When you reach your 30s, you can start to make some pretty significant financial changes. Unless you came into a cash windfall in your 20s, such as from a car accident settlement or inheritance, you probably worked during that decade to slowly save money.
You might have also used your 20s as a time to pay off a portion of any significant debt, such as your student loan debt.
This is a time where you’re more likely to make major decisions in your life, like whether or not you’ll get married, where you’d like to live long-term, and what your career is likely going to look like. You might have hopped around in your 20s, but your 30s are the time when you can start to commit to more stability, including financially.
You may decide whether children will become part of the equation for you and if you prefer to buy a home or be a renter.
While everyone might have different goals and make varying lifestyle choices, the following can serve as a general framework for financial goals you should work to meet in your 30s and tips to help you get there.
Reevaluate Where You Are
Before you can figure out where you want to go in your 30s, you need to know where you are. You might not have evaluated your financial situation or goals in a while, but this is a pivotal decade, and it’s important to take an honest look at where you are.
Some things to consider include how much money you have coming in versus going out and how much money you’re saving every month.
Consider your investments and your retirement goals.
If you don’t already have a budget, that’s fundamental to meeting any financial goals, so work on that now too. The budget you perhaps followed in your 20s may no longer suit your needs or lifestyle.
You may have accumulated some assets, so try to understand your net worth. You don’t have to be rich to calculate your net worth. To come up with a figure, add up all of your assets. Your assets are any money you have in any accounts, and material things of value you own, like your home or jewelry. Then, subtract liabilities which are debt you carry.
What you’re left with is your net worth.
A lot of financial experts highlight three general objectives for your 30s when it comes to money.
The first is financial protection. To achieve this goal, you should have an emergency fund that will cover your expenses for anywhere from 3 to 12 months if something happens.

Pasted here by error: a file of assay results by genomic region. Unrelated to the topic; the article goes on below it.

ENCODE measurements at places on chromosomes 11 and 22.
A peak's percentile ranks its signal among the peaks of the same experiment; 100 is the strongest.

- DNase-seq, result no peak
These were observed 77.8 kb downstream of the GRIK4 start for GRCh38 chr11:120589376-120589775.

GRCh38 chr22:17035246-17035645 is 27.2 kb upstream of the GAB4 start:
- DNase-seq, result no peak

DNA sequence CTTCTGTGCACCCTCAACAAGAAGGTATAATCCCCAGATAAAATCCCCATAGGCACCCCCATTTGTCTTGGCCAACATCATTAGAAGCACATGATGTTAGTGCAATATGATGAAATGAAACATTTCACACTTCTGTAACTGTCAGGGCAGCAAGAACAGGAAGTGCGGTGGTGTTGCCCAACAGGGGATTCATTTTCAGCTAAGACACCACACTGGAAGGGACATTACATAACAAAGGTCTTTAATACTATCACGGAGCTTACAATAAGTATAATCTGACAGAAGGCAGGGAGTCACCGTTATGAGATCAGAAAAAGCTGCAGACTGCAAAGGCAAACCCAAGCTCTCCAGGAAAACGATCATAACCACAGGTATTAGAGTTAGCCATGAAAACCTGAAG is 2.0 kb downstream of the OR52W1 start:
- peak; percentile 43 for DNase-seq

The second general goal is financial security. You’ve achieved financial security when you can cover your mandatory expenses for the entirety of your life without the income from your job. That would mean, for example, that you’ve developed passive income streams, like investing in rental properties.
The third goal is financial freedom. Financial freedom is a point that will come later, when you can live the life you want, without having to work actively, at least as much as you might be right now.
Are You Bringing In Enough Income?
When you evaluate your financial picture as it stands currently, you may realize you have too much going out and not enough coming in to meet your goals. You can fix this by cutting your spending, but it can be better to increase what you’ve got coming in.
Think about your job and whether or not you could potentially find a new job or role that fits your skills and that would pay more. If you’ve become stagnant in the same position you had in your 20s, you might want to consider how things could look different for you if you explored other opportunities.
Career changes are risky, and they aren’t always appropriate if there’s room for growth in your current employer, but it’s something to think about.
Your 30s might be when you start to develop new skills and hone the ones you already have so that you can open up new opportunities for yourself. Become an expert in your field and someone who’s in demand for your skillset.
Make Adjustments to Your Insurance
Often we don’t think about insurance as part of a financial plan, but having the right kind of coverage is a big part of achieving stability and avoiding unexpected scenarios that could derail other financial goals.
Think about the coverage you have, such as car and home insurance. Do you need to change those policies at all to reflect where you are versus where you were when you purchased them?
Do you need life insurance? If you have a family, you do.
Planning for disability is something you should do in your 30s if you haven’t already. If you get hurt or sick and you can’t work for a period of time, you’re going to need to have a plan in place to replace some of your lost income. Then you can avoid taking money from your savings.
Your employer may offer short- and long-term disability insurance, but when it’s offered through your employer, it may only cover half of your income. You can also buy it on your own, and you may be able to find more coverage.
Start Strategizing To Grow Your Wealth
By the time you’re in your 30s, you should no longer feel as if you’re treading water financially. You should be in a position where you can begin to strategize to grow your wealth rather than just keep up with your debt. If you aren’t there yet, you should start with some of the above steps.
If you are relatively comfortable financially, you can begin to learn how to manage good debt versus bad debt. This helps you prioritize as far as your balances and which should be paid first.
Finally, you should also, if you haven’t already, begin investing and saving for retirement.
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